Lost Snakes, Returning Snails & Jellyfish Locomotion

Jellyfish are uniquely efficient swimmers, according to a new metric that compares across different sizes and body shapes. Photo credit: Andrew Morrell/Flickr.

Jellyfish are uniquely efficient swimmers, according to a new metric that compares across different sizes and body shapes. Photo credit: Andrew Morrell/Flickr via a Creative Commons license.


By Marty Downs, Bob Lalasz, Matt Miller, Lisa Feldkamp and Cara Byington of the TNC Science Communications team

We find tons of cool conservation and conservation science stuff on the Internets — and share the best of it with you every week in The Cooler:

Biodiversity & Wildlife

Deep-sea trawling can cut biodiversity by 50%. (Science News)

The most efficient marine swimmers? You can’t touch ‘em. (The Conversation)

Found! After going missing for 78 years — the wonderfully named Clarion nightsnake of Mexico. (NPR)

Bees love blueberries – and blueberries love bees! Bee diversity enhances productivity and crop stability. (PLOS ONE)

Just plain cool: a school of stingrays. (@FishPorns)

New Research

Who clears forests? Global study shifts blame away from the poor. (CIFOR)

Organic farming may increase biodiversity by around 30% compared to conventional farming. (Journal of Applied Ecology)

Medicine from nature: A compound in pine bark blocks melanoma. (Futurity.org)

Iron from melting ice sheets could increase uptake of carbon dioxide by plankton. (EurekAlert!)

Climate Change

Killing your refrigerator (& all the refrigerators) could slow climate change. (Conservation Magazine)

Widespread Greenland ice melting is due to ash from Northern Hemisphere forest fires and…take a guess. (PNAS via Yale Environment 360)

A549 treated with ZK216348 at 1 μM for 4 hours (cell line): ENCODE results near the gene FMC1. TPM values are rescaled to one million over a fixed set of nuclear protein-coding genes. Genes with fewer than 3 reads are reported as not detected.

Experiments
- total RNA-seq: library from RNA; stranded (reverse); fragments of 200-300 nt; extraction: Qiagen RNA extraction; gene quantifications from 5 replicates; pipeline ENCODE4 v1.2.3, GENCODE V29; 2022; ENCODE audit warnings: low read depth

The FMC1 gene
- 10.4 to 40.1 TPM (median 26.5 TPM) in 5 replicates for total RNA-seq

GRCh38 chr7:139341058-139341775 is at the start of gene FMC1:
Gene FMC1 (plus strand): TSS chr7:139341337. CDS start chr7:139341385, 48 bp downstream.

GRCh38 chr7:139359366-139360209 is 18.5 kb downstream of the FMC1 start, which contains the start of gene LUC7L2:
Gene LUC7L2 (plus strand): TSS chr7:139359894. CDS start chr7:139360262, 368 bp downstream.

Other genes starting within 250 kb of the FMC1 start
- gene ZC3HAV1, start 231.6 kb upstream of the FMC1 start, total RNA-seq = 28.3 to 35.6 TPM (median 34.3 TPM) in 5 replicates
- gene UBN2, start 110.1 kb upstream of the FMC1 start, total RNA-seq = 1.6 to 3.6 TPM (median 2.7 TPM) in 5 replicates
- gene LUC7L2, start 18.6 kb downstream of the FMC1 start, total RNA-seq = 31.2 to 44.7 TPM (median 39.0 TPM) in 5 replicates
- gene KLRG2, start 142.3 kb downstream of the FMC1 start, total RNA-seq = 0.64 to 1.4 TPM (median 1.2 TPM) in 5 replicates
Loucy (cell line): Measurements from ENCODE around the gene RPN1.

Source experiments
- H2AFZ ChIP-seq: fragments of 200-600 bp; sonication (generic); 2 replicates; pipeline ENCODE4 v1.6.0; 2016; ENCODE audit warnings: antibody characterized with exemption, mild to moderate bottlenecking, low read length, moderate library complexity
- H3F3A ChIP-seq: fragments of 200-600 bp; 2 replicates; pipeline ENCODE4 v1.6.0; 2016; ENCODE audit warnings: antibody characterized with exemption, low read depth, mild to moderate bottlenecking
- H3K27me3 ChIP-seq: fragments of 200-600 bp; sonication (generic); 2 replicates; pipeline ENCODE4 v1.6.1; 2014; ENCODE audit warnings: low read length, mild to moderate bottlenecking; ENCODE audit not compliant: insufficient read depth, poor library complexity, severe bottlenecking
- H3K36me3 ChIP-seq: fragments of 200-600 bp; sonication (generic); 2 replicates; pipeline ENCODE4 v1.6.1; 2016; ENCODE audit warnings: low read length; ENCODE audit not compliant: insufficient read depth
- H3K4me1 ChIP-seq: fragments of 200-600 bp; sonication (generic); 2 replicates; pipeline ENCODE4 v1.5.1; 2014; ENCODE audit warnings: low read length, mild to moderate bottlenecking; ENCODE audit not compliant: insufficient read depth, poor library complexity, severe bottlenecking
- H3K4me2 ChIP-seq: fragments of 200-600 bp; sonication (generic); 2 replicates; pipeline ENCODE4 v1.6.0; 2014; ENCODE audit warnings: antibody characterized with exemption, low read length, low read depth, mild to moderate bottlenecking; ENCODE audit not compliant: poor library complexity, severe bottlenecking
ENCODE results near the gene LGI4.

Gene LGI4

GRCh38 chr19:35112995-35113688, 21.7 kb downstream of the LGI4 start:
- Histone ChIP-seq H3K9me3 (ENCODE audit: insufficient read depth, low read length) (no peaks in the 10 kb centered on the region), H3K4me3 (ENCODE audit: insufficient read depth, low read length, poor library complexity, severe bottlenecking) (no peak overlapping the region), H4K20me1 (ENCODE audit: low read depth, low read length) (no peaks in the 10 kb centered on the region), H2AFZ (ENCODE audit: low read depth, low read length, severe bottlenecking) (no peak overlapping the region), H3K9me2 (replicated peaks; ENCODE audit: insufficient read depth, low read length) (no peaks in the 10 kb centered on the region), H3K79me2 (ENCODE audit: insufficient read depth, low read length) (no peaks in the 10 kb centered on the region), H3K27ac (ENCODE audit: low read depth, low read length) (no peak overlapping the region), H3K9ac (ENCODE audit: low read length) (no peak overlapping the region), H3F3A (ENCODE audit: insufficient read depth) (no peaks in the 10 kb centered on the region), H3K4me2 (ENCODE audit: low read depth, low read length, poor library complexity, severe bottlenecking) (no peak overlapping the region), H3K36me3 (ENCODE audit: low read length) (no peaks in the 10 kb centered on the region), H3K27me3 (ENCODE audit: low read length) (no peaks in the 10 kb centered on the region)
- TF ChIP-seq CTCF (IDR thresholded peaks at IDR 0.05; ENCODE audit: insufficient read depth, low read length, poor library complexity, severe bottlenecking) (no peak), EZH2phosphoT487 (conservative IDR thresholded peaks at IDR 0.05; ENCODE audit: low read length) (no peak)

How to make clean coal less expensive (and while we’re at it, why is dirty coal so cheap, anyway?). (David Biello/Scientific American)

Good news: warming waters extend swimming season. Bad news: they’re full of monster jellyfish (Grist)

Nature News

Microbeads may be tiny, but they can cause big trouble in the Great Lakes. (NPR)

Driven mad: How a surge of road building is carving up the Amazon rainforest. (Nature)

Myanmar’s pending cease fire jeopardized by skirmishes over illegal logging. (National Geographic)

Turning the tables: Insurance company sues Chicago for inadequate climate preparation. (Minnesota Public Radio, via Ensia)

Conservation Tactics

Two for Three? Community-based wildlife management in Namibia is succeeding on conservation and social outcomes, but struggles with financial sustainability. (Animal Conservation)

Fire and grazing work together to maintain heathland mosaic in African highlands. (Journal of Applied Ecology)

Science Communications

Climate opinions don’t budge – no matter the news.  New approach needed. (EurekAlert!)

Do science journalists self-censor on disputed topics like climate change and GMOs? (Collide-a-Scape)

The burning question: How to communicate fire science more effectively? (COMPASSBlogs)

No results found: Whatever happened to Microsoft Academic Search? (Nature)

The Smithsonian acquired the archives of Don Herbert, better known to millions of kids as TV’s Mr. Wizard (Smithsonian)

You take the wheel: Which motivates more public action on invasive species — talking about them as “drivers” or “passengers”? (Conservation Letters)

This & That

“There is something for everyone in the sea.” John Steinbeck’s 1966 plea to create a NASA for the Oceans. (Popular Science)

It’s not your imagination. The snails you removed from your garden yesterday can find their way back, according to a new study that shows snails have a homing instinct.(Economist)

Have suggestions for next week’s Cooler? Send them to mdowns[at]tnc.org.  Opinions expressed on Cool Green Science and in any corresponding comments are the personal opinions of the original authors and do not necessarily reflect the views of The Nature Conservancy.

Posted In: The Cooler

Marty joined the Nature Conservancy in January 2014 to write about TNC research and manage the Science Impact Project. She started her career in ecosystem ecology and climate impact research, but has focused on science communications since 1999. She’s now doing what she likes best – writing about cool science and helping scientists find and communicate what’s exciting about their work.

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